Crime, Hysteria and Belle Époque Hypnotism: The Path Traced by Jean-Martin Charcot and Georges Gilles de la Tourette

  title={Crime, Hysteria and Belle {\'E}poque Hypnotism: The Path Traced by Jean-Martin Charcot and Georges Gilles de la Tourette},
  author={Julien Bogousslavsky and Olivier Walusinski and Denis Veyrunes},
  journal={European Neurology},
  pages={193 - 199}
Hysteria and hypnotism became a favorite topic of studies in the fin de siècle neurology that emerged from the school organized at La Salpêtrière by Jean-Martin Charcot, where he had arrived in 1861. Georges Gilles de la Tourette started working with Charcot in 1884 and probably remained his most faithful student, even after his mentor’s death in 1893. This collaboration was particularly intense on ‘criminal hypnotism’, an issue on which Hippolyte Bernheim and his colleagues from the Nancy… 

Figures from this paper

Hysteria after Charcot: back to the future.
A comprehensive look at the evolution of ideas on hysteria in the followers of Charcot shows that contrary to a common and artificially maintained view over the years, the modernity of several of his concepts remains remarkable.
Gilles de la Tourette's criminal women The many faces of fin de siècle hypnotism
Crime and hypnosis in fin-de-siècle Germany: the Czynski case
  • H. Wolffram
  • Psychology
    Notes and Records: the Royal Society Journal of the History of Science
  • 2017
Focusing on the expert testimony about hypnosis and hypnotic crime during this case, it will show that, while such trials offered opportunities to criminalize and pathologize lay hypnosis, they did not always provide the ideal forum for settling scientific questions or disputes.
Jean-Martin Charcot and his legacy.
While his ideas on hysteria and hypnotism were criticized after his death even by former pupils, such as Babinski, recent findings from functional studies using magnetic resonance imaging show how accurate and often visionary Charcot's thinking was in this field.
Birth of modern psychiatry and the death of alienism: the legacy of Jean-Martin Charcot.
Pushed by Charcot, the academic evolution led to the launch of a faculty chair of mental and brain diseases in 1875, which was taken over for nearly half a century by his direct pupils Benjamin Ball, Alix Joffroy and Gilbert Ballet, supporting the development of modern psychiatry in general hospitals, while alienism progressively disappeared at the turn of the century.
Georges Gilles de la Tourette and his legacy
Gilles de la Tourette syndrome, the complex neurodevelopmental disorder characterized by multiple motor and vocal tics, is undoubtedly his main legacy, and his name was progressively neglected during the first half of the XX century, as the psychoanalytic paradigm that prevailed associated tics with rare and somewhat bizarre psychologically driven manifestations.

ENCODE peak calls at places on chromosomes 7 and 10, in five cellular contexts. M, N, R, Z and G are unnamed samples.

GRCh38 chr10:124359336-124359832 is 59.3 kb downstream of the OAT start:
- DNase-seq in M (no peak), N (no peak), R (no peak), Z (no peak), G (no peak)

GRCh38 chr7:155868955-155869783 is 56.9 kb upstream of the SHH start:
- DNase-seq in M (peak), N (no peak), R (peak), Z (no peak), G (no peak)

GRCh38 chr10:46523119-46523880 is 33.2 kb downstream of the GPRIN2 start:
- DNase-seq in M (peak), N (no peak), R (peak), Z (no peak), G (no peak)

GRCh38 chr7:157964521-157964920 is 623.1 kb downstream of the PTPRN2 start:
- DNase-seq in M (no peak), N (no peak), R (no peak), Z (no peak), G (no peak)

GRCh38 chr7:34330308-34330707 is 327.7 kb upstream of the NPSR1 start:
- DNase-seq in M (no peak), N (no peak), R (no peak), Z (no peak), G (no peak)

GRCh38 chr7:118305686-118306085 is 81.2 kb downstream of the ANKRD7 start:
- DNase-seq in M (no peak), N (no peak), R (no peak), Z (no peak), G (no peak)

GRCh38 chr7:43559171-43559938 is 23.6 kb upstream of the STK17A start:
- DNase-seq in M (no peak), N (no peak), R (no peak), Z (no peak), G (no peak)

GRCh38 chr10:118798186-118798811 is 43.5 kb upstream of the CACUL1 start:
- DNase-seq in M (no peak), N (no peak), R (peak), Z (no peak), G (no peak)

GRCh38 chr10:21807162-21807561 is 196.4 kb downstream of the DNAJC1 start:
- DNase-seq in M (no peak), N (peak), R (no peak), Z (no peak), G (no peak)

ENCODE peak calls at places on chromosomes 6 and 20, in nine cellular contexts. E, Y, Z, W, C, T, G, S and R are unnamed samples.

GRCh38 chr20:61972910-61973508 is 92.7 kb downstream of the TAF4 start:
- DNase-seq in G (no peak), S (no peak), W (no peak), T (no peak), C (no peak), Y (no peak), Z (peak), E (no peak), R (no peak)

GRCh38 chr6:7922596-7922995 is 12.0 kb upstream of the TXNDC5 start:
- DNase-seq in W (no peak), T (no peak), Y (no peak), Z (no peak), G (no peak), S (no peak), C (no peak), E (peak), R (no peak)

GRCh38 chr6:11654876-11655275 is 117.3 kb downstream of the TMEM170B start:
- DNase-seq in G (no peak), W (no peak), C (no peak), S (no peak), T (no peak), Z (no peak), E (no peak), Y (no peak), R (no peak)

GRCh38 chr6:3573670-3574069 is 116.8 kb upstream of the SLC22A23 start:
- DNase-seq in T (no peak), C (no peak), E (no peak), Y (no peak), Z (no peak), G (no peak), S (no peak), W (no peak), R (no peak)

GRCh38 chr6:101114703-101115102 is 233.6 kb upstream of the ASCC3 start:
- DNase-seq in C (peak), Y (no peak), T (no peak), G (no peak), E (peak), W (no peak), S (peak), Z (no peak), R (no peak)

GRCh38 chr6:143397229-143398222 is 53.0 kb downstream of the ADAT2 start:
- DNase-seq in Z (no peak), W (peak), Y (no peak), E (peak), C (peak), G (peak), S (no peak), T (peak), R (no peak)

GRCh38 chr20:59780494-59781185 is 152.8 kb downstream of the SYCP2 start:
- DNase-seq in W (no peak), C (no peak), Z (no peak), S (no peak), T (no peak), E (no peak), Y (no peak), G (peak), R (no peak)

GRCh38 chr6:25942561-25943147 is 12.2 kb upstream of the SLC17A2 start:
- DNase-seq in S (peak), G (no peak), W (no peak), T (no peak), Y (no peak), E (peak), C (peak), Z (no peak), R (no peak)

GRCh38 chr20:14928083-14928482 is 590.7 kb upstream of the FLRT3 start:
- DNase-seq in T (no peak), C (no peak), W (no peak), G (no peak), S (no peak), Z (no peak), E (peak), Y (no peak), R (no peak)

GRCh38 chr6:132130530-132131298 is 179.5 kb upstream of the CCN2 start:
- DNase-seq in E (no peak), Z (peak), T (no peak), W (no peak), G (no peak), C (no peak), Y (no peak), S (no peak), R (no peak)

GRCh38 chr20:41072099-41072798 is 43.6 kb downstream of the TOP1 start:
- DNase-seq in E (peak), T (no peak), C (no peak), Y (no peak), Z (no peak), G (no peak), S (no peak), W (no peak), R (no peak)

From Alienism to the Birth of Modern Psychiatry: A Neurological Story?
The interactions between developing neurology and psychiatry in Paris are of interest, in a city which was the main center for studies on the nervous system and its disorders during the nineteenth
Keeping the fire burning: Georges Gilles de la Tourette, Paul Richer, Charles Féré and Alfred Binet.
It is described how the work on hysteria of Georges Gilles de la Tourette, Paul Richer, Charles Féré and Alfred Binet was closely associated with Charcot, and how they remained faithful to their mentor.
Hypnosis and the Nancy quarrel.
This chapter examines the history of mesmerism, hysteria, hypnosis, and fin-de-siècle neurology represented by both the Nancy and Salpêtrière schools.
Living his writings: The example of neurologist G. Gilles de la tourette
Gilles de la Tourette had an unusual personality, with hypomanic and histrionic traits, which are presented based on the discovery of personal letters which illuminate the hidden side of this famous neurologist.


Georges Gilles de la Tourette. The man and his times.
: Georges Albert Edouard Brutus Gilles de la Tourette (1857-1904), one of Charcot's favourite pupils and his self-appointed amanuensis made several valuable contributions to medicine and literature.
Medical-legal issues in Charcot’s neurologic career
  • C. Goetz
  • Medicine, Psychology
  • 2004
Charcot’s involvement demonstrates the long tradition of an interface between neurology and legal medicine and provides a model for highly limited but authoritative involvement by academic neurologists in medical-legal affairs.
Hypnotism and Crime
It seems to me that the evidence of Dr. Bramwell is to be accepted as final in regard to this important medico-sociological question, and that the question of the nature of the crime suggested, and the psychical state involved in each case must be examined much more carefully.
Murders and Madness: Medicine, Law, and Society in the fin de siecle
This book discusses medicine, law, and criminology, women, hysteria, and hypnotism, and alcoholism and the working-class man, as well as women, honour, and crimes of passion.